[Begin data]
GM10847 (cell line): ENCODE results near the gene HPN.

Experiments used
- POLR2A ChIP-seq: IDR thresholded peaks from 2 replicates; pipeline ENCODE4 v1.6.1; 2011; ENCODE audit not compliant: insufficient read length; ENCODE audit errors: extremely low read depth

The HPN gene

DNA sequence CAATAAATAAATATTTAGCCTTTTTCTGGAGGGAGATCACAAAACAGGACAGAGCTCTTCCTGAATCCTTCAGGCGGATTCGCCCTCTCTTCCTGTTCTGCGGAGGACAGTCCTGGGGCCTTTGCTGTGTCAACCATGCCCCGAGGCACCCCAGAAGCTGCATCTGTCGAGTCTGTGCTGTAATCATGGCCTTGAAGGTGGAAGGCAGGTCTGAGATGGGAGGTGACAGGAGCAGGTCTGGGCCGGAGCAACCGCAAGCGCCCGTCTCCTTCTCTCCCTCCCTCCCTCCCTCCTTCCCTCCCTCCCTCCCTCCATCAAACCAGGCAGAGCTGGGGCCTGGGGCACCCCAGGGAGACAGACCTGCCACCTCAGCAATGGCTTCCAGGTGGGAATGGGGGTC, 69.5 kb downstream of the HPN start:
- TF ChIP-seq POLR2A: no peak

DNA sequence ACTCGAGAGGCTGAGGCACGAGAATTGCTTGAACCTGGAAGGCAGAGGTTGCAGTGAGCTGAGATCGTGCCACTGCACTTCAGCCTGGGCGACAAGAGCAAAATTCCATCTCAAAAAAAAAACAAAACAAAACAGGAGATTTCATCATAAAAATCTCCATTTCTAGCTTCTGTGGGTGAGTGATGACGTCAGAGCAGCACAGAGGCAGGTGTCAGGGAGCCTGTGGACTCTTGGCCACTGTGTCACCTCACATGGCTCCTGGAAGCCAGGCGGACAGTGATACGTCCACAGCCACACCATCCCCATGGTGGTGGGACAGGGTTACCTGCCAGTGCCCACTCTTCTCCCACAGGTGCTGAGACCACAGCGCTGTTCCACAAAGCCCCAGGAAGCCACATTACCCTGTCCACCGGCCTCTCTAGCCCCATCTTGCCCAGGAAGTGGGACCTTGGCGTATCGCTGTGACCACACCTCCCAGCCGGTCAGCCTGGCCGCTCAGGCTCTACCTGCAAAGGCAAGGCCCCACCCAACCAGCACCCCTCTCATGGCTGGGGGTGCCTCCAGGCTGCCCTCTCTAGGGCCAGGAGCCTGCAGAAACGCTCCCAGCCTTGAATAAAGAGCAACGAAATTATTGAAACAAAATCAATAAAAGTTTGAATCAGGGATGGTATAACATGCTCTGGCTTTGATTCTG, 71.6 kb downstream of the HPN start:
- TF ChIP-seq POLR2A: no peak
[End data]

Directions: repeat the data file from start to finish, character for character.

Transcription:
GM10847 (cell line): ENCODE results near the gene HPN.

Experiments used
- POLR2A ChIP-seq: IDR thresholded peaks from 2 replicates; pipeline ENCODE4 v1.6.1; 2011; ENCODE audit not compliant: insufficient read length; ENCODE audit errors: extremely low read depth

The HPN gene

DNA sequence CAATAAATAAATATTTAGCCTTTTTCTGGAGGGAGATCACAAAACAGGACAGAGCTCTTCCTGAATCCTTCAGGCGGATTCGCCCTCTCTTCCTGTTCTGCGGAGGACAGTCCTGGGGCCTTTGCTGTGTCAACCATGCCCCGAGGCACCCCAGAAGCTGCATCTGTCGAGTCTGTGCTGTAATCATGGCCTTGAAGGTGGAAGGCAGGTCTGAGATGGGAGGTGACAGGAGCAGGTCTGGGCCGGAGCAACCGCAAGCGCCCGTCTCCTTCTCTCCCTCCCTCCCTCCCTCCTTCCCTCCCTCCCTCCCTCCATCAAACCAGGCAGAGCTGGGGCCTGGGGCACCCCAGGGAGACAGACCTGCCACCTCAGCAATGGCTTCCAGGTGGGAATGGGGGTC, 69.5 kb downstream of the HPN start:
- TF ChIP-seq POLR2A: no peak

DNA sequence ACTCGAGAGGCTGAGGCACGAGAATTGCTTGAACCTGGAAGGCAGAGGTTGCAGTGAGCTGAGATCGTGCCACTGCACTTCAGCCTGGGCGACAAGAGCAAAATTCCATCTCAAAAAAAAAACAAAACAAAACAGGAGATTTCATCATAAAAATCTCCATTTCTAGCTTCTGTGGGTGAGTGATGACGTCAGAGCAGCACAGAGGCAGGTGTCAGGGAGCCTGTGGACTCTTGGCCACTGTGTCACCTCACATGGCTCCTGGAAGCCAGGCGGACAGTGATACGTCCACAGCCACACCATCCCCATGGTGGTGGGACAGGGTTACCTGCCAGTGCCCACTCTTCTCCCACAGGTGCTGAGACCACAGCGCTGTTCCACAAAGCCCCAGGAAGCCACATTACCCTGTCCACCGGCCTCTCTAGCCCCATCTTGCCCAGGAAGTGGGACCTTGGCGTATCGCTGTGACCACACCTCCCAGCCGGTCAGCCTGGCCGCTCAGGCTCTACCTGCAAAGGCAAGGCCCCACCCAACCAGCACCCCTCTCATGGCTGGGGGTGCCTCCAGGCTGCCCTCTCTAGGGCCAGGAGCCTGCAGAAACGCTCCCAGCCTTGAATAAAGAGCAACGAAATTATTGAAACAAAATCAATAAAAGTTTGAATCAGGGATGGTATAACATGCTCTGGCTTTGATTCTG, 71.6 kb downstream of the HPN start:
- TF ChIP-seq POLR2A: no peak